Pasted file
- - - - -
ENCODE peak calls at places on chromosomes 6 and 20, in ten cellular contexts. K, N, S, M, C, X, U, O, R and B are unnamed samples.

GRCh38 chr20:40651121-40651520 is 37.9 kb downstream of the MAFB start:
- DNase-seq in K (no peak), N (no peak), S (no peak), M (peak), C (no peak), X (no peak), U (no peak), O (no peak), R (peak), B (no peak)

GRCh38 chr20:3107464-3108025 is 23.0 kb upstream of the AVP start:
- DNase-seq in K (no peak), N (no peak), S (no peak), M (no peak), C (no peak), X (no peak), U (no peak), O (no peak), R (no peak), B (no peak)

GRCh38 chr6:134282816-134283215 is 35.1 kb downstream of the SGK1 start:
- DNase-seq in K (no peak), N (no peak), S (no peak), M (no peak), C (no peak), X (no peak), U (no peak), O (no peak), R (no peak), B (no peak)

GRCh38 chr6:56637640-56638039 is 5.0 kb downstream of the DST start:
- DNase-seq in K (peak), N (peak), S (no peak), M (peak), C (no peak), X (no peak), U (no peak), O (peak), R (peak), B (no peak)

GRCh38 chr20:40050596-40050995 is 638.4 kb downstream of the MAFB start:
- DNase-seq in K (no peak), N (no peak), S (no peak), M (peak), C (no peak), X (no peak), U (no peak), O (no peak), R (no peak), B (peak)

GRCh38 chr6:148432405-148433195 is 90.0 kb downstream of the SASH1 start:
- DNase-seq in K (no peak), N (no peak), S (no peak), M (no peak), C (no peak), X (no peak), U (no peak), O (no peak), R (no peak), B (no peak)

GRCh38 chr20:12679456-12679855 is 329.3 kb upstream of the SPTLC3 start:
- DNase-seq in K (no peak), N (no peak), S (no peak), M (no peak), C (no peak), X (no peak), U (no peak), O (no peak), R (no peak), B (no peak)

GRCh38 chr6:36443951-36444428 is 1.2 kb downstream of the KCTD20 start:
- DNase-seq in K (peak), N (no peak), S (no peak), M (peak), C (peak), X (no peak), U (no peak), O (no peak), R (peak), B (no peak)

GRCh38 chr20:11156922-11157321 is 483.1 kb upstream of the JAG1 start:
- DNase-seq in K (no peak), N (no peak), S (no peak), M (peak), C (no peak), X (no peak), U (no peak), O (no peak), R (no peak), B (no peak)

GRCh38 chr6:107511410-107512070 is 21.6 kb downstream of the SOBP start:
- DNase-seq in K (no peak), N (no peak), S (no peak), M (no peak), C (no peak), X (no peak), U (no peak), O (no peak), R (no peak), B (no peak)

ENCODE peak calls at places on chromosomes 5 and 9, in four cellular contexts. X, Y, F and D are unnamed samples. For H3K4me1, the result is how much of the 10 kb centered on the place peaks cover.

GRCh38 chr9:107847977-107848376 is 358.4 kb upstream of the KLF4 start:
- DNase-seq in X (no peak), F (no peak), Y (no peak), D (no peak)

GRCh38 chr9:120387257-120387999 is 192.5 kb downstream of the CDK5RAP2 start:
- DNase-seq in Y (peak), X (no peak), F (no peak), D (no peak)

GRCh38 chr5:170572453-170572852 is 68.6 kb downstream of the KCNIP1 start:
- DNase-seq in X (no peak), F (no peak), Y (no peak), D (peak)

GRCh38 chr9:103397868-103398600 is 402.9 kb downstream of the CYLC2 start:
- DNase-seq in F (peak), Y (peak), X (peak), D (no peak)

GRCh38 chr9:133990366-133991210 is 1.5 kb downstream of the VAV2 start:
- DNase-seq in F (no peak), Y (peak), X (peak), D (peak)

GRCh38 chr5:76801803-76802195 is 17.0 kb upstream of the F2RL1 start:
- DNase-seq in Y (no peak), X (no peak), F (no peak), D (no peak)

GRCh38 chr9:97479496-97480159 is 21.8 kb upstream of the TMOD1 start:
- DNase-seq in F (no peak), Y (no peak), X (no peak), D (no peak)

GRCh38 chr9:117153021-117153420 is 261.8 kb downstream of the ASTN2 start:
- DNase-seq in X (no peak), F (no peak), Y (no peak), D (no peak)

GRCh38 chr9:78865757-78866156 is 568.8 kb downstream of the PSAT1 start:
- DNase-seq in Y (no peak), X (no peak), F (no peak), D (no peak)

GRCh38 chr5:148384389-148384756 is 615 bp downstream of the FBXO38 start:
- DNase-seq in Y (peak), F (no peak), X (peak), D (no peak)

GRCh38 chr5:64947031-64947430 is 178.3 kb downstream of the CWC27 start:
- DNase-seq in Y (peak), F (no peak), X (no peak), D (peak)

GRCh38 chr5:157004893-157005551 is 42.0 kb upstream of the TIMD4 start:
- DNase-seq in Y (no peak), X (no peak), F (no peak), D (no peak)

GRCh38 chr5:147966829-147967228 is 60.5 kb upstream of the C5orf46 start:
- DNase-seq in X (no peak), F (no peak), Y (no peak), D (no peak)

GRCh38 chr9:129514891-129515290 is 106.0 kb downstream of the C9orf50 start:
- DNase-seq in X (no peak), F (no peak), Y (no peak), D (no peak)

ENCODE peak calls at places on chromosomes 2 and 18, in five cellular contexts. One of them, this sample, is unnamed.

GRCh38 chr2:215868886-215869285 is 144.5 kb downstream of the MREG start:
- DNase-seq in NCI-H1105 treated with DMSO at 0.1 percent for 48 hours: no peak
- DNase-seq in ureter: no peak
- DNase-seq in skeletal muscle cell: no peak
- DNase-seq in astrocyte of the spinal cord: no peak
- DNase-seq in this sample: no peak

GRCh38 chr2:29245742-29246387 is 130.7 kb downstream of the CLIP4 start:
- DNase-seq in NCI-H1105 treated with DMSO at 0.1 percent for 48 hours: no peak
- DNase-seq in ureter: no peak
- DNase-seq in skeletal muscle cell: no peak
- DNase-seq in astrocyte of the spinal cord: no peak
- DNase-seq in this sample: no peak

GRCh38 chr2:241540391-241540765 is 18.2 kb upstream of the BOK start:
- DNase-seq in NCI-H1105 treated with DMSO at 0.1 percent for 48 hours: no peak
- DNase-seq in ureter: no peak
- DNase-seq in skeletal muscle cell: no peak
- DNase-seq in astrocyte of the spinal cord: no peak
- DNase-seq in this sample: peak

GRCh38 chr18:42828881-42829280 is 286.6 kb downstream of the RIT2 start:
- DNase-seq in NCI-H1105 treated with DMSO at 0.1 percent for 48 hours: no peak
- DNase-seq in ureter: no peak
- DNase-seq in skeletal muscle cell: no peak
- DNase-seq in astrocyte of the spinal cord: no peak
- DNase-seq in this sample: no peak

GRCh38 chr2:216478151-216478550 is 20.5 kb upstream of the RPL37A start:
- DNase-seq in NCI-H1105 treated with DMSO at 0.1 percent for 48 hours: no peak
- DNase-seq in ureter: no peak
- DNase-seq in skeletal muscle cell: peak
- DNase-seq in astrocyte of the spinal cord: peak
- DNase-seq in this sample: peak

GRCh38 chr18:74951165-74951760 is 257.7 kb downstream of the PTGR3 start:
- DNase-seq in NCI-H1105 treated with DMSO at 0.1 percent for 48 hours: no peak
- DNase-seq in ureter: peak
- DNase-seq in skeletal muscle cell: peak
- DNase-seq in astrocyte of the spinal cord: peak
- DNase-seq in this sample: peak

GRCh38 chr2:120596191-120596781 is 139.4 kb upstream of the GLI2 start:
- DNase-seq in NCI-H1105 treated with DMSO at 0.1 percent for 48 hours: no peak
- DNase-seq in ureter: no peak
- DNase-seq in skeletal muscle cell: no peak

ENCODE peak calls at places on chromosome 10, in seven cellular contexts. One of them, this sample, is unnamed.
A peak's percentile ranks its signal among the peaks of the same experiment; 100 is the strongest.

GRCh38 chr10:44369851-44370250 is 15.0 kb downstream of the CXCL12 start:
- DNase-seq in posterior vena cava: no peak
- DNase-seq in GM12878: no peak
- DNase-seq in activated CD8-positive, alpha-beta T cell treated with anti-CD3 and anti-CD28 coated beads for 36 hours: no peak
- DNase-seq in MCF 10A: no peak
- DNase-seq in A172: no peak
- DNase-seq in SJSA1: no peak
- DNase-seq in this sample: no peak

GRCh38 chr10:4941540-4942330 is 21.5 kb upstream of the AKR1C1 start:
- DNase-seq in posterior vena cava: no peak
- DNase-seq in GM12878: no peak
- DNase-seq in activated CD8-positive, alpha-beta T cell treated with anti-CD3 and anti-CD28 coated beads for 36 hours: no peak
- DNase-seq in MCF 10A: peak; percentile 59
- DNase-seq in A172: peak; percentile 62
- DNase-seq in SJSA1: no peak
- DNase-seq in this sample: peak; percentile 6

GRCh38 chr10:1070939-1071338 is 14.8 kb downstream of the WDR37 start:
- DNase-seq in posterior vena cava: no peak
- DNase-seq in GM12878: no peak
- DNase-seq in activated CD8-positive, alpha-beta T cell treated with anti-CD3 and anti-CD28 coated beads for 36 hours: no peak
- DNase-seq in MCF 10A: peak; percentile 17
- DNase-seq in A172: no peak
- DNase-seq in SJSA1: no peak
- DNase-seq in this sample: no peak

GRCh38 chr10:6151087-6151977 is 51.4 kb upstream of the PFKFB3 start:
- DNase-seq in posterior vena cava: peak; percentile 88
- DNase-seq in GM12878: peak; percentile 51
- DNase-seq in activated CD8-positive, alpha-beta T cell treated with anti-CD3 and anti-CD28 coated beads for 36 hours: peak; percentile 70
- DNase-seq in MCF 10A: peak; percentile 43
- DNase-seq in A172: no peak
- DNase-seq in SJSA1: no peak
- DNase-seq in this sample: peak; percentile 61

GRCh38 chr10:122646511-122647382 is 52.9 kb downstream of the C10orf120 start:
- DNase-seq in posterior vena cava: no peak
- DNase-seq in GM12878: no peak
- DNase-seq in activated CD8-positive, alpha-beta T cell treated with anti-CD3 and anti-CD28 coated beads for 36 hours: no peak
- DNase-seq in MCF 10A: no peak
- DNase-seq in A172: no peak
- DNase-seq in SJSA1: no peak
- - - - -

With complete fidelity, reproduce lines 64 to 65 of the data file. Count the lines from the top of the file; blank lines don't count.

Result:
GRCh38 chr2:241540391-241540765 is 18.2 kb upstream of the BOK start:
- DNase-seq in NCI-H1105 treated with DMSO at 0.1 percent for 48 hours: no peak